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Isamu Noguchi bought the property that would become The Isamu Noguchi Garden Museum in 1974. He quickly put the space to use: moving much of the sculpture from his studio across the street, and beginning to turn the yard—then full of junk—into a garden. The Sculpture of Spaces, a 1980 exhibition at The Whitney Museum of American Art (which grew out of Imaginary Landscapes, his most comprehensive and coherent retrospective) got him thinking more concretely about his legacy as a maker of “environmental situations.” His ideas had by then begun to take root in this space and to become a tangible realization of his point of view.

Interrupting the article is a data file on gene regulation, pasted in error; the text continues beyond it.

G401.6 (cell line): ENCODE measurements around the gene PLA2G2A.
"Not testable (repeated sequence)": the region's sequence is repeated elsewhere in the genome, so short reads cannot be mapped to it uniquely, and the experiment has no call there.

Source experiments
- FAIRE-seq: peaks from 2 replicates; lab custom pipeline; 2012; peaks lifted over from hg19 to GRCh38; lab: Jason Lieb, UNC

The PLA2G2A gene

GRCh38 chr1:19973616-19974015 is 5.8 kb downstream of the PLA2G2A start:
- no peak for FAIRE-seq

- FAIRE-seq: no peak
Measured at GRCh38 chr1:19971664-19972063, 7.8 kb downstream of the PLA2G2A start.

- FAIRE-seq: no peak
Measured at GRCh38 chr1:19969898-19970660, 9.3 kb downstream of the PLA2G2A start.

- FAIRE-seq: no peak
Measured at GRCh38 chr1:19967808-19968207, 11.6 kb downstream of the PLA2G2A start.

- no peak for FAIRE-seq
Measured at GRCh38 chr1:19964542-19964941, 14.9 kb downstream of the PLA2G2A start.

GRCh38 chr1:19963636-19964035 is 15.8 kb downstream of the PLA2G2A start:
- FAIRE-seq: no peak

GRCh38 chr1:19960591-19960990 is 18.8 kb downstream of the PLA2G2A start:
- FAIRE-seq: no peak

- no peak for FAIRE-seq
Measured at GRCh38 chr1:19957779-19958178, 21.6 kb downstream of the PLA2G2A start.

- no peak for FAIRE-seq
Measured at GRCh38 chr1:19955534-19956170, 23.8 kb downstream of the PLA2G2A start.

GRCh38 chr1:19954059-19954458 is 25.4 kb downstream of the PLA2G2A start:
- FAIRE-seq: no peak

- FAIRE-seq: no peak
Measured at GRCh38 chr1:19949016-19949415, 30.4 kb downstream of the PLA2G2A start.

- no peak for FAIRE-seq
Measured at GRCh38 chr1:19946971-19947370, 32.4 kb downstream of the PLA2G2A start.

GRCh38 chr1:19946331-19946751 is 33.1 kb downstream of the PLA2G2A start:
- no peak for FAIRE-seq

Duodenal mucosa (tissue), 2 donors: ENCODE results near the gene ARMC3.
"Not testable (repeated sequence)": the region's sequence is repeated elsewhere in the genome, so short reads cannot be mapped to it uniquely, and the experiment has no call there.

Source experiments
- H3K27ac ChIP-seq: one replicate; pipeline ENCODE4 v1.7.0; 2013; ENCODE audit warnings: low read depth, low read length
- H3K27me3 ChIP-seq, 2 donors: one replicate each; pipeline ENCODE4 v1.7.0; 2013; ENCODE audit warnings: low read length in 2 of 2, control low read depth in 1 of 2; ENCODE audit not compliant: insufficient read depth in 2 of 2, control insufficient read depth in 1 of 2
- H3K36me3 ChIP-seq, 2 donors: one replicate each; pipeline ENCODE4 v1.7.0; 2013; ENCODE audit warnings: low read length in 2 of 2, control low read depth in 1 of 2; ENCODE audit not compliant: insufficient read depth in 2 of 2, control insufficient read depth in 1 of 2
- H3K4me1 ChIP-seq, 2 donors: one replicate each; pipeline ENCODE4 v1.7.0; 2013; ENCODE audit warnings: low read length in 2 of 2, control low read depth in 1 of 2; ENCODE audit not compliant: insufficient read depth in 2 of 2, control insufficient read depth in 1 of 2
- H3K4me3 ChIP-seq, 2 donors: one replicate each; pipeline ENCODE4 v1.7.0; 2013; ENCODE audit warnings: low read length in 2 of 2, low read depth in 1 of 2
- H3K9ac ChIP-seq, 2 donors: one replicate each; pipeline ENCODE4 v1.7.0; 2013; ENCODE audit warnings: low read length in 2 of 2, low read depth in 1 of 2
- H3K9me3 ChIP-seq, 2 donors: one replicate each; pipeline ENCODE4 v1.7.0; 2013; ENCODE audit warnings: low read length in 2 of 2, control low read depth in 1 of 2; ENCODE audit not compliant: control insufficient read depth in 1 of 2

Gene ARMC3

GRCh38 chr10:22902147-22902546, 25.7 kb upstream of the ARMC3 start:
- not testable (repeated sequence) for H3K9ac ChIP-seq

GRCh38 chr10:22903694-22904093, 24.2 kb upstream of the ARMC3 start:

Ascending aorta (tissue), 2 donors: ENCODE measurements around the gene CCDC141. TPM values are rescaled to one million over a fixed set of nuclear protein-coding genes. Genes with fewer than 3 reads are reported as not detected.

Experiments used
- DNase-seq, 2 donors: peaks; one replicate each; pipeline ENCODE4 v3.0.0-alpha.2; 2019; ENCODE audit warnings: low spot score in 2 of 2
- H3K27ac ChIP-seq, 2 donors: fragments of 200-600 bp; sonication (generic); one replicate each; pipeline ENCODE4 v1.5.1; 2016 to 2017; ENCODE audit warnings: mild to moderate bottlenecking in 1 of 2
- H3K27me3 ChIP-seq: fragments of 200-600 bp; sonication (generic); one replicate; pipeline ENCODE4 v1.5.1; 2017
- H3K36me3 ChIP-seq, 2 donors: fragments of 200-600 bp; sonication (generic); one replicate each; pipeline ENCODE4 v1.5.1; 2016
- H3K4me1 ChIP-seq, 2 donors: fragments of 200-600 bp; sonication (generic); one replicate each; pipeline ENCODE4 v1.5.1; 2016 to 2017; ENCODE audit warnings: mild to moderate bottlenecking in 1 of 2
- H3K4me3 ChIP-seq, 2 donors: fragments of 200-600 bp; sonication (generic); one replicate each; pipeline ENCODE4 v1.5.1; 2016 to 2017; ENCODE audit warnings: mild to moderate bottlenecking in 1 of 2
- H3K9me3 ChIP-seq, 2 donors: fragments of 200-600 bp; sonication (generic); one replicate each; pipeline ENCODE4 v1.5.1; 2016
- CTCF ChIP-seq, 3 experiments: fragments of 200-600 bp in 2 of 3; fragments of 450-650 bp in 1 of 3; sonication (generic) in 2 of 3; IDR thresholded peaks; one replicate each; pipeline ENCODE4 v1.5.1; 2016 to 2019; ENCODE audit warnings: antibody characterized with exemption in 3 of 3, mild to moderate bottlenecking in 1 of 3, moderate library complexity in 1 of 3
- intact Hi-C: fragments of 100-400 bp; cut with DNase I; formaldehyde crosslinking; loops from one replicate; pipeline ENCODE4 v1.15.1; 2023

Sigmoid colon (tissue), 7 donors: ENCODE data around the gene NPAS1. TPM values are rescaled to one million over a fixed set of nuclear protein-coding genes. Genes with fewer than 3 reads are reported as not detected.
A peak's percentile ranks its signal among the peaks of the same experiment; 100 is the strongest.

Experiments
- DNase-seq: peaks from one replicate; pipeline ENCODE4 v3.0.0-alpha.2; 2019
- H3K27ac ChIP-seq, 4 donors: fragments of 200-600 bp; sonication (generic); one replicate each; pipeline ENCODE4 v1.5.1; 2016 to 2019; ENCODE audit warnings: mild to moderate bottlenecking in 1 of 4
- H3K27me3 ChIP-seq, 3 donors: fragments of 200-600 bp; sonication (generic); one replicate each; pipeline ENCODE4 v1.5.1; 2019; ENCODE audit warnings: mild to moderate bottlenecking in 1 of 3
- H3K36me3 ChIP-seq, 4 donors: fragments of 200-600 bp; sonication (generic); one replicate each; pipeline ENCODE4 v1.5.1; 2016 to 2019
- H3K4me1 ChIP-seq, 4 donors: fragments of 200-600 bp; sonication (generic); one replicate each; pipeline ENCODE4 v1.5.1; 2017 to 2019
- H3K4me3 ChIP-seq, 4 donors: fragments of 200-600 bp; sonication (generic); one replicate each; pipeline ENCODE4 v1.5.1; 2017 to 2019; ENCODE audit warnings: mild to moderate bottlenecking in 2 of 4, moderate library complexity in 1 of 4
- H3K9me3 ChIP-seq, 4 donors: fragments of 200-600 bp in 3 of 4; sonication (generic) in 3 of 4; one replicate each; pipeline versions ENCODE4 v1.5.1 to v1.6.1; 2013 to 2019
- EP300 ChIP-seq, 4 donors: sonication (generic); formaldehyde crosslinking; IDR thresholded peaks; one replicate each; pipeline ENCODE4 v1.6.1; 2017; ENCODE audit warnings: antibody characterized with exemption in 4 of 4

The conversion from private refuge to public space began in early 1982. The resulting “sort of museum,” as he called it, began accepting private visits by appointment in the late spring of 1983. Two years later, on May 11, 1985, The Isamu Noguchi Garden Museum formally opened to the public on a seasonal basis with limited hours.